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The Reasons I Have a Passion for Sustainable Forestry

Updated: Aug 29, 2019

By Alton Perry --



With the launch of the Sustainable Forestry and Land Retention Project’s new website, I’m pleased and proud to author the site’s inaugural blog post and offer my thoughts on the importance and value of this program.


As the project’s program manager and someone who has spent his career in forestry, I can say with certainty that sustainable forestry is about more than the land. A lot more. It has every bit as much to do with supporting people.


The majority of communities where we provide services are small, rural and economically distressed. Landowners need someone to meet them where they are, increase their knowledge of services and programs available, and help them convert property they often view as a burden into the significant assets they can become.


Typically, the biggest issue facing the families we assist is land ownership rights. Land that has been passed down without a will becomes heirs property and, in many cases, has multiple owners with different interests. This makes it very difficult for families to retain and make use of their forestland. Even though heirs property brings a unique set of challenges for families, the project provides them with meaningful opportunities and strategies to overcome these challenges and keep the land in the family in a productive and sustainable way.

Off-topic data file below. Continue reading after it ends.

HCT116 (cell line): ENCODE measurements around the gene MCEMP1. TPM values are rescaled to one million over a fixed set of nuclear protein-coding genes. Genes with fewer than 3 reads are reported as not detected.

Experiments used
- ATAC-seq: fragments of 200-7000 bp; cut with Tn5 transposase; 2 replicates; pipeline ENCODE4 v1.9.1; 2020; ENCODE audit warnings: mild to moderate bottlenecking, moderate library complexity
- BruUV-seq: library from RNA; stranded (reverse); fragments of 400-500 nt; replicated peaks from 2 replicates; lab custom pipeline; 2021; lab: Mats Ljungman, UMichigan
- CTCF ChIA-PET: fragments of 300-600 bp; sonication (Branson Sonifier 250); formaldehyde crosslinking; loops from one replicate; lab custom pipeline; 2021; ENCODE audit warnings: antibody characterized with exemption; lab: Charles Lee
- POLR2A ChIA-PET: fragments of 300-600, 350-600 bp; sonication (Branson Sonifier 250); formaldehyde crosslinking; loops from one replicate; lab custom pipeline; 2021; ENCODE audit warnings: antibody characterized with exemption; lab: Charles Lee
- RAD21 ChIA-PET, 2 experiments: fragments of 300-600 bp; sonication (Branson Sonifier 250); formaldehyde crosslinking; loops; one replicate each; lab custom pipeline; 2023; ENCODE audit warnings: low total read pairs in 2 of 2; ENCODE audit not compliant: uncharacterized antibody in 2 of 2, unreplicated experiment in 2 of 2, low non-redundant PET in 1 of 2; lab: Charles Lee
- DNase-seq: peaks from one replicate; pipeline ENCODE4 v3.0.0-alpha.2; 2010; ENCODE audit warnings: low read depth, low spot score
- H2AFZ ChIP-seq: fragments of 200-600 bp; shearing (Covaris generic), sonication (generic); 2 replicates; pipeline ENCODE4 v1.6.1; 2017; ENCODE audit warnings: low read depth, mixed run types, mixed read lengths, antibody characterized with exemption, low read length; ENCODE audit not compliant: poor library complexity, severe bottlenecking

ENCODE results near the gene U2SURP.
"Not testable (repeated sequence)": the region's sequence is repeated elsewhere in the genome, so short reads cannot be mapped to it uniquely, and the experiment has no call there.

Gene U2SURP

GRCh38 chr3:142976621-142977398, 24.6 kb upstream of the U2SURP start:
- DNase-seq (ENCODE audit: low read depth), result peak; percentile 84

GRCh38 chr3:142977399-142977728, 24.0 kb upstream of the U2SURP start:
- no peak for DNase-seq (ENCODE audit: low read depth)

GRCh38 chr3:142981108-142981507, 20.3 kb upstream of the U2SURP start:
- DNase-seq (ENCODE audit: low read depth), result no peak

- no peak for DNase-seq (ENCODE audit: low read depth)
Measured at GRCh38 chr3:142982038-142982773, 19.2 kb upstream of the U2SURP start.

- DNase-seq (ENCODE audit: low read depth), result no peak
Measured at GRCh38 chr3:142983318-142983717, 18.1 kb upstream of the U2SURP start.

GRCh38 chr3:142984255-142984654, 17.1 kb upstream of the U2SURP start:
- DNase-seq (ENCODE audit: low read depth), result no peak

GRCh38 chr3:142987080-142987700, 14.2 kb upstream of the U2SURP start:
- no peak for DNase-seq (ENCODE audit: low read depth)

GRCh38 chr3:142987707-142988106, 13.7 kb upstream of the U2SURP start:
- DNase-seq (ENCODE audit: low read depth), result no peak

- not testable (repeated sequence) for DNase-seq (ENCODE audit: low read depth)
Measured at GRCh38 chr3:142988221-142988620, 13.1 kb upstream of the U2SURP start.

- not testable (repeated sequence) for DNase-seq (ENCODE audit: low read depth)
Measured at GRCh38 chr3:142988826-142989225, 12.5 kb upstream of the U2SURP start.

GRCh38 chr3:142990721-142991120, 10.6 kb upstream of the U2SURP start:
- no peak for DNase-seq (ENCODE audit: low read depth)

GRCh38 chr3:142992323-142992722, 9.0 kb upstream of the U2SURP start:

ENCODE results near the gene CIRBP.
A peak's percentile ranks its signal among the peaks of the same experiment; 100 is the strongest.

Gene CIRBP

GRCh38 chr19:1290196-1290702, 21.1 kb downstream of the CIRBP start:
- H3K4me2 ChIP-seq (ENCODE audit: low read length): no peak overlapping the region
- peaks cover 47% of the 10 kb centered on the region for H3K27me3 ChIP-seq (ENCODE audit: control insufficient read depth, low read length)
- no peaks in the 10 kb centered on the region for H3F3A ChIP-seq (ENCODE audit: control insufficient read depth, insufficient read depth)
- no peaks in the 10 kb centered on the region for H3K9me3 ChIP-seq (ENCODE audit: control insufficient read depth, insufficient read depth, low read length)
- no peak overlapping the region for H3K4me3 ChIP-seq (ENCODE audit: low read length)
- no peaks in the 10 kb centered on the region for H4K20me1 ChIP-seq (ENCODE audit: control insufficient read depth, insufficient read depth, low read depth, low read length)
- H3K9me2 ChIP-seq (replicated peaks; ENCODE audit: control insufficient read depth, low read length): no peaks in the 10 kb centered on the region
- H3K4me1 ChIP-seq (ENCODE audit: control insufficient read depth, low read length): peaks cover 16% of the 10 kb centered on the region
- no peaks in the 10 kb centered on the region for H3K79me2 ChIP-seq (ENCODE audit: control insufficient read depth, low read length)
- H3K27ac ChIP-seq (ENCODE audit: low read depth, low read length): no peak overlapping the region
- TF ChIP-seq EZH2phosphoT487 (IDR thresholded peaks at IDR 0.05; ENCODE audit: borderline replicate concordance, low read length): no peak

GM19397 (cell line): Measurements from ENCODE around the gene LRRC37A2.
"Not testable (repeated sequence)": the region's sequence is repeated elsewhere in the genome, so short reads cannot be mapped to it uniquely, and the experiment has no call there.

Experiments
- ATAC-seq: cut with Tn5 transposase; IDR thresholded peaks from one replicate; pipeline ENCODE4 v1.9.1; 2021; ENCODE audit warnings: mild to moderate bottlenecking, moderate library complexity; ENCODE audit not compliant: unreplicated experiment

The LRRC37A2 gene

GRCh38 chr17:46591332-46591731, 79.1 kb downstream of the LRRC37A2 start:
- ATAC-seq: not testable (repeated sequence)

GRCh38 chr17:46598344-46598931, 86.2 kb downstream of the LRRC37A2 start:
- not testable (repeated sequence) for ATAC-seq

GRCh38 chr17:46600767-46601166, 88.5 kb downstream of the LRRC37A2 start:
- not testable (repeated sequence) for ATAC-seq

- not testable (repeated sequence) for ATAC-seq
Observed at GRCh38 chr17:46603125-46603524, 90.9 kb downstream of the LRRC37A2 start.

Another issue is a lack of knowledge about the tax code. The Sustainable Forestry and Land Retention Project a few months back held a workshop in Hertford County, where North Carolina State University Extension Forestry presented to landowners about present use — which means that depending on how you use your farmland or forestland, you could potentially reduce your property taxes significantly. As you can imagine, that is a big burden lifted for families living in poverty.


The favorite part of my job is seeing families become empowered by taking the information and guidance from our support system of partners and putting it into action. Some families have never worked with a government agency before, so we guide them through the sustainable forestry planning process. We have these landowners sit around a table with the agencies to learn what their options are, and we educate them about land retention and sustainable forest management. Then, we help them make a plan to reach their goals.


For some of our project participants, their land has been in their family for 100 years. It’s extremely rewarding to help position them to make good decisions that increase family wealth and sustain natural resources at the same time.


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